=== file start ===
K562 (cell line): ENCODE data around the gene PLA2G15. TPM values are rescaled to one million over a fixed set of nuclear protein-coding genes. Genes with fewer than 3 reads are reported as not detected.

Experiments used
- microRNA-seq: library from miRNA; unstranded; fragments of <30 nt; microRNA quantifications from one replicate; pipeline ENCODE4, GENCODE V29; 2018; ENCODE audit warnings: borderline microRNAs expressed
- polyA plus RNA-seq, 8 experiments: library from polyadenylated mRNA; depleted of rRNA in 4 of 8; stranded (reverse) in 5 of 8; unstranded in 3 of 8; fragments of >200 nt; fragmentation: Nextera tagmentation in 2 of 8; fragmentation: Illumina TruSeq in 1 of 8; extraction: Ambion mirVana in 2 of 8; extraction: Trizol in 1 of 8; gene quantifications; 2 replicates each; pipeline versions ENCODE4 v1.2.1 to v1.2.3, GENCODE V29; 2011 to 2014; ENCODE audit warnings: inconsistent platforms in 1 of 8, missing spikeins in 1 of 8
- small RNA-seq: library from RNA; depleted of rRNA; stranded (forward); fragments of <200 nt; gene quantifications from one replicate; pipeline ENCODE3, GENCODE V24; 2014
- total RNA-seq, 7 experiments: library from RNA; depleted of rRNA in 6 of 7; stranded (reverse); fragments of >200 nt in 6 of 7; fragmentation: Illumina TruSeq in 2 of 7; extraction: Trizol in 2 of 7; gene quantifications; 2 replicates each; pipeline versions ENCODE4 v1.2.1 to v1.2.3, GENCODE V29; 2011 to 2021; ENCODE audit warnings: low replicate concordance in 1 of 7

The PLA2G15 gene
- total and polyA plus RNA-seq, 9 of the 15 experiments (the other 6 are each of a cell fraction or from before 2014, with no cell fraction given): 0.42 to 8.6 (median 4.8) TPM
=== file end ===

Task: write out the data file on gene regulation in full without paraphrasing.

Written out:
K562 (cell line): ENCODE data around the gene PLA2G15. TPM values are rescaled to one million over a fixed set of nuclear protein-coding genes. Genes with fewer than 3 reads are reported as not detected.

Experiments used
- microRNA-seq: library from miRNA; unstranded; fragments of <30 nt; microRNA quantifications from one replicate; pipeline ENCODE4, GENCODE V29; 2018; ENCODE audit warnings: borderline microRNAs expressed
- polyA plus RNA-seq, 8 experiments: library from polyadenylated mRNA; depleted of rRNA in 4 of 8; stranded (reverse) in 5 of 8; unstranded in 3 of 8; fragments of >200 nt; fragmentation: Nextera tagmentation in 2 of 8; fragmentation: Illumina TruSeq in 1 of 8; extraction: Ambion mirVana in 2 of 8; extraction: Trizol in 1 of 8; gene quantifications; 2 replicates each; pipeline versions ENCODE4 v1.2.1 to v1.2.3, GENCODE V29; 2011 to 2014; ENCODE audit warnings: inconsistent platforms in 1 of 8, missing spikeins in 1 of 8
- small RNA-seq: library from RNA; depleted of rRNA; stranded (forward); fragments of <200 nt; gene quantifications from one replicate; pipeline ENCODE3, GENCODE V24; 2014
- total RNA-seq, 7 experiments: library from RNA; depleted of rRNA in 6 of 7; stranded (reverse); fragments of >200 nt in 6 of 7; fragmentation: Illumina TruSeq in 2 of 7; extraction: Trizol in 2 of 7; gene quantifications; 2 replicates each; pipeline versions ENCODE4 v1.2.1 to v1.2.3, GENCODE V29; 2011 to 2021; ENCODE audit warnings: low replicate concordance in 1 of 7

The PLA2G15 gene
- total and polyA plus RNA-seq, 9 of the 15 experiments (the other 6 are each of a cell fraction or from before 2014, with no cell fraction given): 0.42 to 8.6 (median 4.8) TPM